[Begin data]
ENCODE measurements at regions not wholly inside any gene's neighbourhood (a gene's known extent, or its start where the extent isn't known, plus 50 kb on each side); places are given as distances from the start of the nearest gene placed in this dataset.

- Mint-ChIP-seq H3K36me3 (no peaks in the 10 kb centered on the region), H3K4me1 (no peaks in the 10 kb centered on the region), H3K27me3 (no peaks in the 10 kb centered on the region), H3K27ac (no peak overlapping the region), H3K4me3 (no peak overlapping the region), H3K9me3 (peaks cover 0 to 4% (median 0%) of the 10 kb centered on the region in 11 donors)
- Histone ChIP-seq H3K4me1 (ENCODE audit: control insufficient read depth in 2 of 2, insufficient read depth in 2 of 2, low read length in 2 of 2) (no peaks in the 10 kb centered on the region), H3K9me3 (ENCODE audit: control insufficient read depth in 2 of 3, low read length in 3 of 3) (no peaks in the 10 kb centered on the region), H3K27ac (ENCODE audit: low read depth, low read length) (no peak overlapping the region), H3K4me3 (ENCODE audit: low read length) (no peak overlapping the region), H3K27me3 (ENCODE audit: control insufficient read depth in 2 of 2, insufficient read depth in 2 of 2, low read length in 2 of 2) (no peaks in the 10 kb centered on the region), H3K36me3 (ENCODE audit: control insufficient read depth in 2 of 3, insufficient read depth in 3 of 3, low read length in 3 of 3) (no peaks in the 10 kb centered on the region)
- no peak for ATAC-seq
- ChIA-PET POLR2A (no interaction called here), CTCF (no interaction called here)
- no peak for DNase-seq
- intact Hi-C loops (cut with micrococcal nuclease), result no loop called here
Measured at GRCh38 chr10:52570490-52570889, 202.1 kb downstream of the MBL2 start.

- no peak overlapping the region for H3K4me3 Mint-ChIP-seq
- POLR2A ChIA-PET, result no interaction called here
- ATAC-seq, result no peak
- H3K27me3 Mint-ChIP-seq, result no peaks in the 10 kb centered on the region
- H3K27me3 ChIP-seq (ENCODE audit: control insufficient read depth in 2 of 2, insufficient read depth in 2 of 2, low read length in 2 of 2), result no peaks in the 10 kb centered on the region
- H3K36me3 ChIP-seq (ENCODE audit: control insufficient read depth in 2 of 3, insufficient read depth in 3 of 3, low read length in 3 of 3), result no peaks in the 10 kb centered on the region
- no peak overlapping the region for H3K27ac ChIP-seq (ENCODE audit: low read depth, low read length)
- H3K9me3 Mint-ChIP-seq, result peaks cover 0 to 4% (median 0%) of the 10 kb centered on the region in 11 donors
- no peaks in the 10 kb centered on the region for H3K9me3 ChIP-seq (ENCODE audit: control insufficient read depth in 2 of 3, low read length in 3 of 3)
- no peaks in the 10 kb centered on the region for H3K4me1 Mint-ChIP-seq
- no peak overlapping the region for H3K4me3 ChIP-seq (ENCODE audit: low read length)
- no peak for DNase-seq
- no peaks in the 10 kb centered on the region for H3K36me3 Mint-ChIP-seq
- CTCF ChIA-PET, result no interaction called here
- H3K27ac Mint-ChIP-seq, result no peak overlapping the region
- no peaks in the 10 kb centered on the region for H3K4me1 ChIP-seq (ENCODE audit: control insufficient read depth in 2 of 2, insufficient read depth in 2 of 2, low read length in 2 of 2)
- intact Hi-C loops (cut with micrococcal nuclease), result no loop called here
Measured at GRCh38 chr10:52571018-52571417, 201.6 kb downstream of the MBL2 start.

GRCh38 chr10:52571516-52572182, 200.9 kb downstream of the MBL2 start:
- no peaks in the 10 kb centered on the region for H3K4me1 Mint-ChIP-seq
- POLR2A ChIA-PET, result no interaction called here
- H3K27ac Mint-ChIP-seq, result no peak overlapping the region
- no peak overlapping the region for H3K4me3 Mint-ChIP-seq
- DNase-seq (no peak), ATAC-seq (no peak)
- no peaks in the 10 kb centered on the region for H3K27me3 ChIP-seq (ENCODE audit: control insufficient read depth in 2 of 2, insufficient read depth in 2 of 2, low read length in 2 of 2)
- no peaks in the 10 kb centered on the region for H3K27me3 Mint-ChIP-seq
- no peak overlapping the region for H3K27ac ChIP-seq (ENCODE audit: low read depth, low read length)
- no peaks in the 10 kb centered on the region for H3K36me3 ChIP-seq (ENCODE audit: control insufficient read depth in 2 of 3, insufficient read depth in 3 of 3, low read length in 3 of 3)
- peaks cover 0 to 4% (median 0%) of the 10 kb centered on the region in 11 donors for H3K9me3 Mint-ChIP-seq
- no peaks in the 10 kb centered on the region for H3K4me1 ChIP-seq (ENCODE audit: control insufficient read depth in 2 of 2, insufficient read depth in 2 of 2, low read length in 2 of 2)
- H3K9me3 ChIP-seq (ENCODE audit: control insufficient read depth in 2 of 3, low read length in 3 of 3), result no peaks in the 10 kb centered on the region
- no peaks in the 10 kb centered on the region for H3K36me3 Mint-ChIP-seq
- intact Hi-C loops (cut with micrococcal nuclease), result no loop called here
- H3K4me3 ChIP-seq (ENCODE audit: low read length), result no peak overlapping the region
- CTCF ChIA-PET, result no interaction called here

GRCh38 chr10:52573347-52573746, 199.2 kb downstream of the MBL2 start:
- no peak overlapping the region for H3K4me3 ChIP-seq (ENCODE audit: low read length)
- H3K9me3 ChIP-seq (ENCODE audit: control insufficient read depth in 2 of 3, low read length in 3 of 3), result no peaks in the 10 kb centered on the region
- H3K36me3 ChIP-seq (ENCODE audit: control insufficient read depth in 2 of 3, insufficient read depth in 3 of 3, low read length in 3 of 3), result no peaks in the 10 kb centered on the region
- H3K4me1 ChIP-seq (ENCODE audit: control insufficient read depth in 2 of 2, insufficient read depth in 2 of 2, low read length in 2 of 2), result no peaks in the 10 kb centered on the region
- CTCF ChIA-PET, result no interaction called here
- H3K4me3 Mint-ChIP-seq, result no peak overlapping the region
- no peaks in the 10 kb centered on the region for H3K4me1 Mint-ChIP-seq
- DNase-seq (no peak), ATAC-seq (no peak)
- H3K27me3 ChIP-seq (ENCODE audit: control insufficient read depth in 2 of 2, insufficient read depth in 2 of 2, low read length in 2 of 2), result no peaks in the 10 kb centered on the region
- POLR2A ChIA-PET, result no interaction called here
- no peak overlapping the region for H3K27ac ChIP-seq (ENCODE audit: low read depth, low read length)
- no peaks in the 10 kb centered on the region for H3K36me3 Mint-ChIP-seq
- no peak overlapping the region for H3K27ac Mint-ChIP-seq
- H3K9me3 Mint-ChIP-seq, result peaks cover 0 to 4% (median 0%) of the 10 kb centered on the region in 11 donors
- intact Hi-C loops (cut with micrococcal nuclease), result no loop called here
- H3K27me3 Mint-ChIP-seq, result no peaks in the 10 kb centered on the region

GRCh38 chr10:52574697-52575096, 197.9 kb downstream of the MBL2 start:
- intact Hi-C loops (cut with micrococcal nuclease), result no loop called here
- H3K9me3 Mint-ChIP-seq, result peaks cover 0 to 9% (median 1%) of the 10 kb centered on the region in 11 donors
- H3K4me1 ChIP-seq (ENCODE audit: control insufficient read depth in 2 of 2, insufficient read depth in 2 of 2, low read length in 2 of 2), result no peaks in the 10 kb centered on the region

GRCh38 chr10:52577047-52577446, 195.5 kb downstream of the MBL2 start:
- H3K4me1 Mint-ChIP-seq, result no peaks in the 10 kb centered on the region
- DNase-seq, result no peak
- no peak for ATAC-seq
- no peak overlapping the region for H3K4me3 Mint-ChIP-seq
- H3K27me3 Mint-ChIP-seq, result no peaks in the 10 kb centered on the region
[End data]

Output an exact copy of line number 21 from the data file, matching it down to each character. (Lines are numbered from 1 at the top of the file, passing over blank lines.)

- no peaks in the 10 kb centered on the region for H3K36me3 Mint-ChIP-seq